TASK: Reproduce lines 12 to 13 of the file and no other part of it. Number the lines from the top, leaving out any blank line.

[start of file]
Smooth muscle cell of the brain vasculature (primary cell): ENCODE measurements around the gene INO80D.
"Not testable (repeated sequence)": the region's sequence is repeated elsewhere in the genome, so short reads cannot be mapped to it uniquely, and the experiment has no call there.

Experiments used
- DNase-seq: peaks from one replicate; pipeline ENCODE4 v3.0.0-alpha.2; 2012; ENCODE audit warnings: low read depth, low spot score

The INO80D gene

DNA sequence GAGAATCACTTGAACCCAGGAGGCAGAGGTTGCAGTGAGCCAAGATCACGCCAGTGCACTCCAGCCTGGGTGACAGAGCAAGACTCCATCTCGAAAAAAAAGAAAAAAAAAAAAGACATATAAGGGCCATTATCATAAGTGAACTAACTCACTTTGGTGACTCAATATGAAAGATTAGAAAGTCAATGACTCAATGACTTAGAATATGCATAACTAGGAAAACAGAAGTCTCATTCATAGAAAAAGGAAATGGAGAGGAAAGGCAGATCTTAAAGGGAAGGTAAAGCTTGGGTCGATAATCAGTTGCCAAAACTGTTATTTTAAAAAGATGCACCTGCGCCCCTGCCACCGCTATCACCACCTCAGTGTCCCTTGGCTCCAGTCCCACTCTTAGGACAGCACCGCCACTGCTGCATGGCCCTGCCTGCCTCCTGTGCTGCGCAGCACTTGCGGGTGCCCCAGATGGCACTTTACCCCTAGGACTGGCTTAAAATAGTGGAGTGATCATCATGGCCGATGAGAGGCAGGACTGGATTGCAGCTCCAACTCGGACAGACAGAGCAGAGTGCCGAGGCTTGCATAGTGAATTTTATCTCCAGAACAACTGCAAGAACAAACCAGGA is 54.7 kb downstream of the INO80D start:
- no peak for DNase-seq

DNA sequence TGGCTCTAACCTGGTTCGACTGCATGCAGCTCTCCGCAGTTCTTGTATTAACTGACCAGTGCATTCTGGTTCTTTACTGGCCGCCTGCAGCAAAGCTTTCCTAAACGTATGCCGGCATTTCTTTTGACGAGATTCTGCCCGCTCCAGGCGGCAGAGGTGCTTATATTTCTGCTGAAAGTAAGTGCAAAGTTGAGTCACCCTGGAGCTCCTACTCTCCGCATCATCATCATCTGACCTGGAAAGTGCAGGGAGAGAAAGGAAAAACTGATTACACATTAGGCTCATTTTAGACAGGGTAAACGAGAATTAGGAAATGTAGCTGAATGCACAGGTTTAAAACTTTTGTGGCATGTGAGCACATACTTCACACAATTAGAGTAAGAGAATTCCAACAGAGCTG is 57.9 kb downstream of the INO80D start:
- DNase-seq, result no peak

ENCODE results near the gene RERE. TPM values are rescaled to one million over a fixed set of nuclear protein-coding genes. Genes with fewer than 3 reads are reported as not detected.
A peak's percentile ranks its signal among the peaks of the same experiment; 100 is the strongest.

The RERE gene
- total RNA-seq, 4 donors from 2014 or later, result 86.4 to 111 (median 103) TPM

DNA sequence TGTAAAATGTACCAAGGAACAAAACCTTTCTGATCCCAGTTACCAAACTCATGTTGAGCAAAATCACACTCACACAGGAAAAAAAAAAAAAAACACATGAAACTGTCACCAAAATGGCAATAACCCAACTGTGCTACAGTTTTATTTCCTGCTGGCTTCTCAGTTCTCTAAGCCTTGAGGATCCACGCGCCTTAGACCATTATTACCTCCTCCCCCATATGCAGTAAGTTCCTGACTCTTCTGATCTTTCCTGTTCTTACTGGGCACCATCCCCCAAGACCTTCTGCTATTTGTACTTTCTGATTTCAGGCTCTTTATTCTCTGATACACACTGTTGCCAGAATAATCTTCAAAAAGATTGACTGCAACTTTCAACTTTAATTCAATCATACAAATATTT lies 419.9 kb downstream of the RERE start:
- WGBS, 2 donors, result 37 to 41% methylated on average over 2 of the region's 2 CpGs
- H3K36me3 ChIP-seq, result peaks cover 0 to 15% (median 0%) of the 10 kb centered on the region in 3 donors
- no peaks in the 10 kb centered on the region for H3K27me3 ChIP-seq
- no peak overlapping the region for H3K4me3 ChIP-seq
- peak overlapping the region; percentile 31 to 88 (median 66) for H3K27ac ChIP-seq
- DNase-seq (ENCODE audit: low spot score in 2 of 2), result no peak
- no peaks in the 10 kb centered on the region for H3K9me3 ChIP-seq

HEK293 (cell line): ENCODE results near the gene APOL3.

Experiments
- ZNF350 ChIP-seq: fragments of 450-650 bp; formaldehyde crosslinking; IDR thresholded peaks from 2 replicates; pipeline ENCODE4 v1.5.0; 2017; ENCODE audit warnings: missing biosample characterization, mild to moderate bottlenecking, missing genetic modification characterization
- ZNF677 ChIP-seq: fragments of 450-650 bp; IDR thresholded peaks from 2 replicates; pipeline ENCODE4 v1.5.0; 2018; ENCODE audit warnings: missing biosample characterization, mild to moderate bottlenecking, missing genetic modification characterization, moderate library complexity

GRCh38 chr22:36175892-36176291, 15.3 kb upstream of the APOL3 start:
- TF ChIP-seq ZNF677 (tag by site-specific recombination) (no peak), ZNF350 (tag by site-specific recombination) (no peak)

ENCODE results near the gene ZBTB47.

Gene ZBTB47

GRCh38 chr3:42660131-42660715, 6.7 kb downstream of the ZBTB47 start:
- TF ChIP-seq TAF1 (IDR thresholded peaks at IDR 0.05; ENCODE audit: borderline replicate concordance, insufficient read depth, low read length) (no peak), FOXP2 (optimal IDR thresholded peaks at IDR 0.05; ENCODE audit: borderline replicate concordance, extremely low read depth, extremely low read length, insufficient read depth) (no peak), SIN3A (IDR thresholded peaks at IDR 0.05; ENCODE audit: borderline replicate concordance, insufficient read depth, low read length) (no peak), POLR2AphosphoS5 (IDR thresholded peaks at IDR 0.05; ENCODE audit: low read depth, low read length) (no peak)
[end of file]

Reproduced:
The RERE gene
- total RNA-seq, 4 donors from 2014 or later, result 86.4 to 111 (median 103) TPM